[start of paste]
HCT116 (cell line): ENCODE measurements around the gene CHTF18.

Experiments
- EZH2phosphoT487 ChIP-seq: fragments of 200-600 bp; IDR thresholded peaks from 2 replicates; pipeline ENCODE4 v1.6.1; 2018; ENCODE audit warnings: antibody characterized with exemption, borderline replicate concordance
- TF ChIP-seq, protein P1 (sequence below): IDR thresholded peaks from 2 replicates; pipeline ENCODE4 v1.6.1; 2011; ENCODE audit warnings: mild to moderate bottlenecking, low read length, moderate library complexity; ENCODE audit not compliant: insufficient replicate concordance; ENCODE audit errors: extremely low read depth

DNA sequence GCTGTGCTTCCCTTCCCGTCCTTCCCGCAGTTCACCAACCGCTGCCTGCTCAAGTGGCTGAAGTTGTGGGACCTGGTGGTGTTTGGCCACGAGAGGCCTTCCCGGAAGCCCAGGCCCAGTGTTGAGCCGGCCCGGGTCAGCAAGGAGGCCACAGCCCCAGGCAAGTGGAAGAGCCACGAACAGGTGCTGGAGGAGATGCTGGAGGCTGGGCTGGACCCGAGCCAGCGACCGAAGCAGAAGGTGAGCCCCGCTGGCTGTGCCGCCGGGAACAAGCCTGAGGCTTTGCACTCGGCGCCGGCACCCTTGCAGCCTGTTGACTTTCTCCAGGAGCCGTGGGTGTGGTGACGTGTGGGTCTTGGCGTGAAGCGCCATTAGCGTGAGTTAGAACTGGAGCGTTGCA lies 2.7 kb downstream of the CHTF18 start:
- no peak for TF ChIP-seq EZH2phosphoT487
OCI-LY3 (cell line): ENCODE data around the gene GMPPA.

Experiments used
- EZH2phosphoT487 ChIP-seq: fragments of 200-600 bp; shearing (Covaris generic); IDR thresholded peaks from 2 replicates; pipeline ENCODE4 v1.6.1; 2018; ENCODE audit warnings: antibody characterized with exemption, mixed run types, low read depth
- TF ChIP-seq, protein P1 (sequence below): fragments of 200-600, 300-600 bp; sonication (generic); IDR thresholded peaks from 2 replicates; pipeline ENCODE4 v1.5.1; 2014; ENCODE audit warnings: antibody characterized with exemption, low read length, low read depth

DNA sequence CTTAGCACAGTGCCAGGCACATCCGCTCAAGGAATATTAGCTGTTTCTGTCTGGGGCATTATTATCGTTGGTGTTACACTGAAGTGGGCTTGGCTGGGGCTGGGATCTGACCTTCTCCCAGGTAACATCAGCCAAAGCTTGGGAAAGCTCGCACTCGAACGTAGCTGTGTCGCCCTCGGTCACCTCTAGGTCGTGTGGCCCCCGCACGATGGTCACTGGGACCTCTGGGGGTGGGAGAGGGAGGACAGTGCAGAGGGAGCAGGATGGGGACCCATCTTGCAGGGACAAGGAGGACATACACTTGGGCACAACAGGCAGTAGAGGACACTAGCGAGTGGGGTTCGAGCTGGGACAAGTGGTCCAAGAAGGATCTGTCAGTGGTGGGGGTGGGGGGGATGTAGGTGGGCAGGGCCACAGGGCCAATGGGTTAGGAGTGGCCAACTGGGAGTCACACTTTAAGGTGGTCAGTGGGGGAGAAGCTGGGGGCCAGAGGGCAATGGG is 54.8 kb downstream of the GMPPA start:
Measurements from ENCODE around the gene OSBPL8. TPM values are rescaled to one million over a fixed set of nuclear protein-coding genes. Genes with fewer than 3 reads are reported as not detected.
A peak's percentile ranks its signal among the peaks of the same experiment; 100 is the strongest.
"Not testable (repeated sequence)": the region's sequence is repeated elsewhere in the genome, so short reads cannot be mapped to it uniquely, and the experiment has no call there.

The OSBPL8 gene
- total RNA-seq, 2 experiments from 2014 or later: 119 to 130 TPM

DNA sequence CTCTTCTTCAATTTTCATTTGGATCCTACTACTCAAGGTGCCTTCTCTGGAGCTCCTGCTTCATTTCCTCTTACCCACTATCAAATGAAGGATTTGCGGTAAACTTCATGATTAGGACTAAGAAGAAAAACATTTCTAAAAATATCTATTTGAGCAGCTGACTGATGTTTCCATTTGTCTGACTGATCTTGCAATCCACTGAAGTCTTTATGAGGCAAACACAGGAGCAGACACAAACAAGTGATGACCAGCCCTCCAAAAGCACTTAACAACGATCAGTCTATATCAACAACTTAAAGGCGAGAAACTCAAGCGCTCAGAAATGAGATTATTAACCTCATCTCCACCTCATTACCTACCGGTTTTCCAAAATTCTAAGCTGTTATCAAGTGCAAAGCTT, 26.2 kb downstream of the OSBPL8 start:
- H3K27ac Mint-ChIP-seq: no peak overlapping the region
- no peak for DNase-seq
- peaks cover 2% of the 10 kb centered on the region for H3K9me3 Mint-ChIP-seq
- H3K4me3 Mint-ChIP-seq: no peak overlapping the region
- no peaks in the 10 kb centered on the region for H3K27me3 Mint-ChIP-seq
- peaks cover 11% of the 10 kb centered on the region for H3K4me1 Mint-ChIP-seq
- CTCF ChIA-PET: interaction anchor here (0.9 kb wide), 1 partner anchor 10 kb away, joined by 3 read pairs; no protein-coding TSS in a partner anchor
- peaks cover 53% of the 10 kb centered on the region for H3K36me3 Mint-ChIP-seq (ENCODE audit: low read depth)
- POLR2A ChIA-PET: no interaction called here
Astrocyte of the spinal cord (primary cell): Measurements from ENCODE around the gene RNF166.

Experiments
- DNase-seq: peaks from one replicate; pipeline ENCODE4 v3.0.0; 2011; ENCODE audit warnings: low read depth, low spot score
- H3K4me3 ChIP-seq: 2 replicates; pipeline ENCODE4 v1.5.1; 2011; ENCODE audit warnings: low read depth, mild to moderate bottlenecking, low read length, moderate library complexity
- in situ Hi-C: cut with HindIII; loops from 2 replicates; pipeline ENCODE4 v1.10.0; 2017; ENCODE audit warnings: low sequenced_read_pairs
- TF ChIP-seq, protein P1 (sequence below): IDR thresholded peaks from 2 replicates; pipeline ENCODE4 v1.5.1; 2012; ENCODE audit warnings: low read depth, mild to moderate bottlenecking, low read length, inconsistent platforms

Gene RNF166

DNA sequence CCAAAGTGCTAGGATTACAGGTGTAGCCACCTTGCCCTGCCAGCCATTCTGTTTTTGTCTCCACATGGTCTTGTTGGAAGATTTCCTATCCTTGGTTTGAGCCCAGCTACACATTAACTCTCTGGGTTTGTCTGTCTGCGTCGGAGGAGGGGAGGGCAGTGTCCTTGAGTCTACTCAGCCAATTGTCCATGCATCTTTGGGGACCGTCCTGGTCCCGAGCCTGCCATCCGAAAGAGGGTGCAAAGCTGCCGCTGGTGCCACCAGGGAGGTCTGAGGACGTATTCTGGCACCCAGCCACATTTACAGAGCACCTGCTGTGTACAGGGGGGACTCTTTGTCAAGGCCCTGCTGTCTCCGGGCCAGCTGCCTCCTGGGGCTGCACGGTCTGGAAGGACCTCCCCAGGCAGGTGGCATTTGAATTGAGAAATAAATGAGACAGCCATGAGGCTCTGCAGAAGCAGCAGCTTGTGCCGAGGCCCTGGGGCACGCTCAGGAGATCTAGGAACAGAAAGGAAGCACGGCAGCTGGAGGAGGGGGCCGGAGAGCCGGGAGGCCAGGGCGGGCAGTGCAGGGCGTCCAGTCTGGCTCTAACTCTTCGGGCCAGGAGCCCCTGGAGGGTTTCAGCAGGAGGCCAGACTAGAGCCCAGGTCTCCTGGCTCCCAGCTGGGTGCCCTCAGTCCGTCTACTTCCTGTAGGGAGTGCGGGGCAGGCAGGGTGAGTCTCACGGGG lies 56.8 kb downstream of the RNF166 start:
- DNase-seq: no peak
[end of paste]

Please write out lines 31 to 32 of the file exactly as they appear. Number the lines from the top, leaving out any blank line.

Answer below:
- in situ Hi-C: cut with HindIII; loops from 2 replicates; pipeline ENCODE4 v1.10.0; 2017; ENCODE audit warnings: low sequenced_read_pairs
- TF ChIP-seq, protein P1 (sequence below): IDR thresholded peaks from 2 replicates; pipeline ENCODE4 v1.5.1; 2012; ENCODE audit warnings: low read depth, mild to moderate bottlenecking, low read length, inconsistent platforms